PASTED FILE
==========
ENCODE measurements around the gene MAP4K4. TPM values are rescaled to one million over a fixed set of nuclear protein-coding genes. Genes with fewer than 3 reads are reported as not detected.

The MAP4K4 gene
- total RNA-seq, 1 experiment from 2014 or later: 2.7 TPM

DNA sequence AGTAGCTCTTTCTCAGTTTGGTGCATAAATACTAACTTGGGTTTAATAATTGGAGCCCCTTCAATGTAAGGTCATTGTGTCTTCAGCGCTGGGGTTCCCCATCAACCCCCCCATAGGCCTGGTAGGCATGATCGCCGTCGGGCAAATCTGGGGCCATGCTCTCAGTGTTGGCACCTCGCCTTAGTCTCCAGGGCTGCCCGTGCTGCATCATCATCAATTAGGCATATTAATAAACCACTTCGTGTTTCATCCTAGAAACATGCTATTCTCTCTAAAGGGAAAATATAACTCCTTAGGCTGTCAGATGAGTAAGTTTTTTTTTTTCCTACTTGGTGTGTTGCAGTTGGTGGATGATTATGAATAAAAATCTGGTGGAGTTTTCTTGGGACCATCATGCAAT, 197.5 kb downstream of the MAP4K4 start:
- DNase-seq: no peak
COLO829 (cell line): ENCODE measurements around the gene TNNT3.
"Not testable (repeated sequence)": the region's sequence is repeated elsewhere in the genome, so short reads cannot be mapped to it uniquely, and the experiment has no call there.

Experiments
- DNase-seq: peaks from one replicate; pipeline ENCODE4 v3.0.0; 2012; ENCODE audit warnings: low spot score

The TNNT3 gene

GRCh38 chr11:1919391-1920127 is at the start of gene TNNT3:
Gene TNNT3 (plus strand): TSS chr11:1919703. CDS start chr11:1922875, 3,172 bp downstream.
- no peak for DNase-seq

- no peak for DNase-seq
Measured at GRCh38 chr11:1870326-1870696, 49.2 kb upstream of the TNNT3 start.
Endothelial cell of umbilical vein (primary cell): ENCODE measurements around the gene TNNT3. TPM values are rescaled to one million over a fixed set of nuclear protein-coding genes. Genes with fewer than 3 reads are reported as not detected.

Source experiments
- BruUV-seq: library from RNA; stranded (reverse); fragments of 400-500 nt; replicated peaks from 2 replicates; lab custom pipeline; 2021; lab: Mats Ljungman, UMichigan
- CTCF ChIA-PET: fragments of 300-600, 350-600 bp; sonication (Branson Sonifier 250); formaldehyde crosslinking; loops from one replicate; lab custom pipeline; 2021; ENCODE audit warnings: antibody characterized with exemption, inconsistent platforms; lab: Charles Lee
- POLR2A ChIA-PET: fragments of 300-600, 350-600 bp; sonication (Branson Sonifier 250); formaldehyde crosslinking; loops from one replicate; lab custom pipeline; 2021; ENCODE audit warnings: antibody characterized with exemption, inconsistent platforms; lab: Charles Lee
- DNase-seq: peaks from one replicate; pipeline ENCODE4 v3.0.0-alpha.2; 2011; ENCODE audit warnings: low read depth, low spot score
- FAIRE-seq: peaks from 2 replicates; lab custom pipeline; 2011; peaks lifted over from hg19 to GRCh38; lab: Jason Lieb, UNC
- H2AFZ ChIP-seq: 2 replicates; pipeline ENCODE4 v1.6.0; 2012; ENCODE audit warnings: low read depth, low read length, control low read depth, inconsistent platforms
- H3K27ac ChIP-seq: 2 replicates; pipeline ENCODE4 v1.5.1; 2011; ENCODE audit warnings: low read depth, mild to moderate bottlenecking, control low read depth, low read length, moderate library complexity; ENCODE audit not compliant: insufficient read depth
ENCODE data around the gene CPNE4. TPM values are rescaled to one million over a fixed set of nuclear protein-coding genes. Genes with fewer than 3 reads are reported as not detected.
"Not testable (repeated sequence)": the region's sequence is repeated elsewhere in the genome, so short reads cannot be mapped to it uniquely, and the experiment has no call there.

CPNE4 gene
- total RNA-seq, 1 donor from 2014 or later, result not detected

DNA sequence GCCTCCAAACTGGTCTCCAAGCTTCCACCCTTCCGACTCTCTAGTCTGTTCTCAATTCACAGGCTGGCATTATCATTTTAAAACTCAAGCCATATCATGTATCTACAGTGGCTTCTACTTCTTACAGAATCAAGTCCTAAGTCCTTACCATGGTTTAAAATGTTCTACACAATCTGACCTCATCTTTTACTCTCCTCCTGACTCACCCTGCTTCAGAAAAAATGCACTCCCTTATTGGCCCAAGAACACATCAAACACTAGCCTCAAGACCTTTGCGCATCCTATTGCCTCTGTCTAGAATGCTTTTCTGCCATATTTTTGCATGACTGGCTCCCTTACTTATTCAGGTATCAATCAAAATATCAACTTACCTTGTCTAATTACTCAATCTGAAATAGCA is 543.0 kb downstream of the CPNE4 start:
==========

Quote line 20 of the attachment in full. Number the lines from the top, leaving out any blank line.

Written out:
- POLR2A ChIA-PET: fragments of 300-600, 350-600 bp; sonication (Branson Sonifier 250); formaldehyde crosslinking; loops from one replicate; lab custom pipeline; 2021; ENCODE audit warnings: antibody characterized with exemption, inconsistent platforms; lab: Charles Lee